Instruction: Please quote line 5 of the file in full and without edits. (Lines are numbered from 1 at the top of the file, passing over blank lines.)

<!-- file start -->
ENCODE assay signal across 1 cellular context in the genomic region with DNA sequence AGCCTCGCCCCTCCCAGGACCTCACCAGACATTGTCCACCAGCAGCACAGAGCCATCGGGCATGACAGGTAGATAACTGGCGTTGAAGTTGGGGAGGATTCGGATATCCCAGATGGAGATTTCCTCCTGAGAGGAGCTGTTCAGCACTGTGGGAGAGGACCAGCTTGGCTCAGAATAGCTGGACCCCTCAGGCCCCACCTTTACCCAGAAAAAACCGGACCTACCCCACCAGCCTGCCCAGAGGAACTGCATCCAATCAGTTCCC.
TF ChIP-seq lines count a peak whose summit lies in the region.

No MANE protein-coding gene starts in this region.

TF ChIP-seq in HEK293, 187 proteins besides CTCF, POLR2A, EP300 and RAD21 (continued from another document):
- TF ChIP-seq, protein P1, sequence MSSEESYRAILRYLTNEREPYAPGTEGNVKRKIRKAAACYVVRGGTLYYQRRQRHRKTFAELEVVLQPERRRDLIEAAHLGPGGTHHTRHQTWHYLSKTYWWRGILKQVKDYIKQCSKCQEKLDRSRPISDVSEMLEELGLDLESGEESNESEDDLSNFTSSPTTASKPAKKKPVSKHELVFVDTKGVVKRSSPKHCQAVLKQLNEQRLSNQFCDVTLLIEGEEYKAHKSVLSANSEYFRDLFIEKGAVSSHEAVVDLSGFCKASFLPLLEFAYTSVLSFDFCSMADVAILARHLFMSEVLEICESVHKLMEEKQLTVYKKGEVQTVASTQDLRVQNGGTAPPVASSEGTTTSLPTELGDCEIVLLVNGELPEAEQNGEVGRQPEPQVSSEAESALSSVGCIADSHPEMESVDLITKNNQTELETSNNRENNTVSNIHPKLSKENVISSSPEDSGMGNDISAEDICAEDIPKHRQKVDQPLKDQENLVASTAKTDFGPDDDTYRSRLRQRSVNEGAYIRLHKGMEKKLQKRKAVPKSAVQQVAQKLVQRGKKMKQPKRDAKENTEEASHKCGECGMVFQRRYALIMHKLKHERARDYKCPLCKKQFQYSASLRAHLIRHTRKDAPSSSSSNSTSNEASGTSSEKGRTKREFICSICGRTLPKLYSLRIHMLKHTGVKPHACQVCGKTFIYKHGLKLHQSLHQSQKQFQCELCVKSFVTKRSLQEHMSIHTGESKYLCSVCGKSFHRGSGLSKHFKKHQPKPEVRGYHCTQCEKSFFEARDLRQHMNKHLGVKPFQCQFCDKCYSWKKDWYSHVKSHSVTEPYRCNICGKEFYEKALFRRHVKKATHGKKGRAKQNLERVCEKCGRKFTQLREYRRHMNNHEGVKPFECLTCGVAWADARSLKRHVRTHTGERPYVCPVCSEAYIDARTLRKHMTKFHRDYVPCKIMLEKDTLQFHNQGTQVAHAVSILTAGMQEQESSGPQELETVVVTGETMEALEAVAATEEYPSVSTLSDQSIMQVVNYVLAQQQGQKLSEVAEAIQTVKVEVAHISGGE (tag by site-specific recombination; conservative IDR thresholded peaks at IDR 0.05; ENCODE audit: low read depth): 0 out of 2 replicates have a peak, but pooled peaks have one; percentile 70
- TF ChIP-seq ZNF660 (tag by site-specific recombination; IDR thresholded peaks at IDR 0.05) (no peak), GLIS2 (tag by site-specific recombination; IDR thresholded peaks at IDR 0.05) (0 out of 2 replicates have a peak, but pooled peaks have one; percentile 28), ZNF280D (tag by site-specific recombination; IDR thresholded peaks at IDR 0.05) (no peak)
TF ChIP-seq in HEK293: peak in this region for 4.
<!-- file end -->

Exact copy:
- TF ChIP-seq, protein P1, sequence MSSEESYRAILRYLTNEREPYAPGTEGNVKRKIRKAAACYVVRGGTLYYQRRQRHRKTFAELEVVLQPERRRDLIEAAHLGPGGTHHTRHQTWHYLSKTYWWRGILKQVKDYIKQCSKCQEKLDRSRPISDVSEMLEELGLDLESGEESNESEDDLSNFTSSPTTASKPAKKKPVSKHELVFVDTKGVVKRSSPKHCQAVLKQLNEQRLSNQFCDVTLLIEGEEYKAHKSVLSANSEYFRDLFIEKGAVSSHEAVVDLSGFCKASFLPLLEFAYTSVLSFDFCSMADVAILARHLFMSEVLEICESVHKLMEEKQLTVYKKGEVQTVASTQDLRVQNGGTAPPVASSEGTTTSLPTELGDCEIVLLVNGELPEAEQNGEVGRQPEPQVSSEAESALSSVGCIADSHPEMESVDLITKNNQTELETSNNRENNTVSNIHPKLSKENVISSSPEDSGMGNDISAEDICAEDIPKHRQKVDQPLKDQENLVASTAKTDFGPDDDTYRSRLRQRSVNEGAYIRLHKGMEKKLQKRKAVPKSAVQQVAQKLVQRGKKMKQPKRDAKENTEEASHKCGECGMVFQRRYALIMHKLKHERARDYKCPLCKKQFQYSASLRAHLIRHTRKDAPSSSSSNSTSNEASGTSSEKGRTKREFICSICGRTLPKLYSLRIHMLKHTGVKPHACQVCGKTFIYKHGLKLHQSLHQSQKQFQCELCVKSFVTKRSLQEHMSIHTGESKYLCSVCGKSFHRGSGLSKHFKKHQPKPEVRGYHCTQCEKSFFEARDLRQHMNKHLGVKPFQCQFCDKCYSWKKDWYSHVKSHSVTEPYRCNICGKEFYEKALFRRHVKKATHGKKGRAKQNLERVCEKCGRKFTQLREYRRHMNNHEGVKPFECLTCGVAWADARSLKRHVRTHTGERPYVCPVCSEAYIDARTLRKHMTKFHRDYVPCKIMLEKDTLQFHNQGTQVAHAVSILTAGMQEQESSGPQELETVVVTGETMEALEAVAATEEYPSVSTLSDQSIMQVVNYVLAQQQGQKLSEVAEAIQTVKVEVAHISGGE (tag by site-specific recombination; conservative IDR thresholded peaks at IDR 0.05; ENCODE audit: low read depth): 0 out of 2 replicates have a peak, but pooled peaks have one; percentile 70